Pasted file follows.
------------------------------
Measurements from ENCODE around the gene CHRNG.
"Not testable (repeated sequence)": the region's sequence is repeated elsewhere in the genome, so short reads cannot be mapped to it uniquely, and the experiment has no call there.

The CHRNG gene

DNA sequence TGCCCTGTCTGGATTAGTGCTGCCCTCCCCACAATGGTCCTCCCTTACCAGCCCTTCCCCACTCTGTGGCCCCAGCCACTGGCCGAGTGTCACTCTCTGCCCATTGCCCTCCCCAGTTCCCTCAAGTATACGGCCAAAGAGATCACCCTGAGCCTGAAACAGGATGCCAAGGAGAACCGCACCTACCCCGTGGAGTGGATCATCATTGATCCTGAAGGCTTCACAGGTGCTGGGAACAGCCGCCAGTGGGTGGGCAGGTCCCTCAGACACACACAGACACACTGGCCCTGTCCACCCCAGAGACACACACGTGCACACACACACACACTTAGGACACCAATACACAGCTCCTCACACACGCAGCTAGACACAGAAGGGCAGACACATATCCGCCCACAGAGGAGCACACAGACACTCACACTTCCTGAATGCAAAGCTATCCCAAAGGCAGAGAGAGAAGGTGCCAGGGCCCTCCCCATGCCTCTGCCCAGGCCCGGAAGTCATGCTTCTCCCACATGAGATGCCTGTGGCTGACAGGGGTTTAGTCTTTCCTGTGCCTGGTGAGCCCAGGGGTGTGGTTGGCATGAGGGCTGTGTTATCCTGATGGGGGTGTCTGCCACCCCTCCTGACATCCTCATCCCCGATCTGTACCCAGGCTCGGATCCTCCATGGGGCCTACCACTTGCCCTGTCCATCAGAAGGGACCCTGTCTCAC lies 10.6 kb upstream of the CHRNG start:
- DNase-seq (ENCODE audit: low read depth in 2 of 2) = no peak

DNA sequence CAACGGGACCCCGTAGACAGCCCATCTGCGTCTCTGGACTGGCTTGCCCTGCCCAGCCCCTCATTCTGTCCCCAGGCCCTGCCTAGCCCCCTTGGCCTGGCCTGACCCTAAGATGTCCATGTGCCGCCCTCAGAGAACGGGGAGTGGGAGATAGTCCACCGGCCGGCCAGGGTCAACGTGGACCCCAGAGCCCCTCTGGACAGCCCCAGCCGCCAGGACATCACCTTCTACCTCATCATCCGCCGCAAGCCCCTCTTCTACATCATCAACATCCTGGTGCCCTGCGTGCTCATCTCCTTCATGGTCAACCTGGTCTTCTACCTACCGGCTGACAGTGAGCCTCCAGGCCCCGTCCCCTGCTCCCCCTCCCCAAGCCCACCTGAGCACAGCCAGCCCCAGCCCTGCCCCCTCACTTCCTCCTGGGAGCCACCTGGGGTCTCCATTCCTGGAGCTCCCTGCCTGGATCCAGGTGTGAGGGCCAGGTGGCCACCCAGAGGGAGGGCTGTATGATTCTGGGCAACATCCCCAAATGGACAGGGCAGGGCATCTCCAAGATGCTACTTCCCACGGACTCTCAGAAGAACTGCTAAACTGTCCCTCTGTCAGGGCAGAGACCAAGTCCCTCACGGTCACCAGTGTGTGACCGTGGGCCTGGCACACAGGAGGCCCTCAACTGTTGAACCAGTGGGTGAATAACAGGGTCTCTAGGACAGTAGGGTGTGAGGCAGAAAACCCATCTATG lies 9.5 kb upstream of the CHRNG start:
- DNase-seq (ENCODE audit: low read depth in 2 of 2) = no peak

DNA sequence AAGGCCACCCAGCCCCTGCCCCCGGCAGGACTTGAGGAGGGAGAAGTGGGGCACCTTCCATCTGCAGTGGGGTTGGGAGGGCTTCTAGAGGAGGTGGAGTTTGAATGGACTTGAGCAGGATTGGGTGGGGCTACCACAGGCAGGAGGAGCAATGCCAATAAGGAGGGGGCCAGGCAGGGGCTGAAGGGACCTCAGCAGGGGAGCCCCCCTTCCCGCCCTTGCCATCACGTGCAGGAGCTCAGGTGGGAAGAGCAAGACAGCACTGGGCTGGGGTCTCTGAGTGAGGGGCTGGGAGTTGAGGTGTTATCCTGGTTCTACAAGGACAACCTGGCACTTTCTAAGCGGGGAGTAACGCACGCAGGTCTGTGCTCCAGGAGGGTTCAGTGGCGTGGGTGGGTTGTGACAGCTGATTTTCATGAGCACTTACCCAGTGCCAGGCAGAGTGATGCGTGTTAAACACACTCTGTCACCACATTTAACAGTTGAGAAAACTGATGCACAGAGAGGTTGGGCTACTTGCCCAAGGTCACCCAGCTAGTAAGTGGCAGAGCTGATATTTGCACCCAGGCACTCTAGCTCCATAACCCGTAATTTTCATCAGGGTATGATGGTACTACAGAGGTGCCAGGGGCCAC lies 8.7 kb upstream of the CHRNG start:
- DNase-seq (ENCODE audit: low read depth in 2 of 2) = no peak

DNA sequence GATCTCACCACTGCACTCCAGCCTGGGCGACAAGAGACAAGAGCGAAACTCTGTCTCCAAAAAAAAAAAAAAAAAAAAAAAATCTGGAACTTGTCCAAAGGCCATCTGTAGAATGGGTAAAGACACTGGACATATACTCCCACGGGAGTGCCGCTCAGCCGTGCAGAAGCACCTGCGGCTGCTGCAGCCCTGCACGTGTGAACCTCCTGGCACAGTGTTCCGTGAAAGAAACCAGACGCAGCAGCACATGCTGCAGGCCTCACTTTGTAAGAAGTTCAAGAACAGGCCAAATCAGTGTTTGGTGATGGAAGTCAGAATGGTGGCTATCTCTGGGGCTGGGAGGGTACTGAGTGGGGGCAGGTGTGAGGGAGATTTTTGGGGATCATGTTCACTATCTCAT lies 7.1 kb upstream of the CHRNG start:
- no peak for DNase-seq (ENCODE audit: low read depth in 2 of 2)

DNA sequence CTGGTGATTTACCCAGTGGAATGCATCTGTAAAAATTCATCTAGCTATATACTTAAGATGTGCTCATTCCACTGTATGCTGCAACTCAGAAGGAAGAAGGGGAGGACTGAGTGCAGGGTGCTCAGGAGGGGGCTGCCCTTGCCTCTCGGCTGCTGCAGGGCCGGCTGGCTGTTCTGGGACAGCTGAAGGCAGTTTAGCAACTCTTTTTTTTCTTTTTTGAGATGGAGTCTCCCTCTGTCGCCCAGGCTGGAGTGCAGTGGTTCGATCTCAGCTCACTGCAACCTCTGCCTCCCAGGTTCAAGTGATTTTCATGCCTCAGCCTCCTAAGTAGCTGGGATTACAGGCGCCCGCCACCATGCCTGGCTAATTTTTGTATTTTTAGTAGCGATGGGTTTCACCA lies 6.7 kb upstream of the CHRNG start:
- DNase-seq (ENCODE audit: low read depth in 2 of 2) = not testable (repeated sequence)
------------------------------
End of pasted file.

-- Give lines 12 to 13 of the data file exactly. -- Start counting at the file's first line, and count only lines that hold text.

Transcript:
DNA sequence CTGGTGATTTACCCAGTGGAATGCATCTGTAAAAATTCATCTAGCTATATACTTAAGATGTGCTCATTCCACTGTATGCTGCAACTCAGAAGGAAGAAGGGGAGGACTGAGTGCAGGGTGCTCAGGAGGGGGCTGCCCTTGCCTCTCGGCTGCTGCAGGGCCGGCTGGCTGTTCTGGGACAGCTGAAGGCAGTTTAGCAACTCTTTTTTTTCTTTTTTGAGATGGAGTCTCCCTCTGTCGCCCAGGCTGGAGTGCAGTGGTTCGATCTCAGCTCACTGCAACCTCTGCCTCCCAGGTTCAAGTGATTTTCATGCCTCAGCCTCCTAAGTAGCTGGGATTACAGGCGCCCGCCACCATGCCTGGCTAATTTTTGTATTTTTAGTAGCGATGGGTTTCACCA lies 6.7 kb upstream of the CHRNG start:
- DNase-seq (ENCODE audit: low read depth in 2 of 2) = not testable (repeated sequence)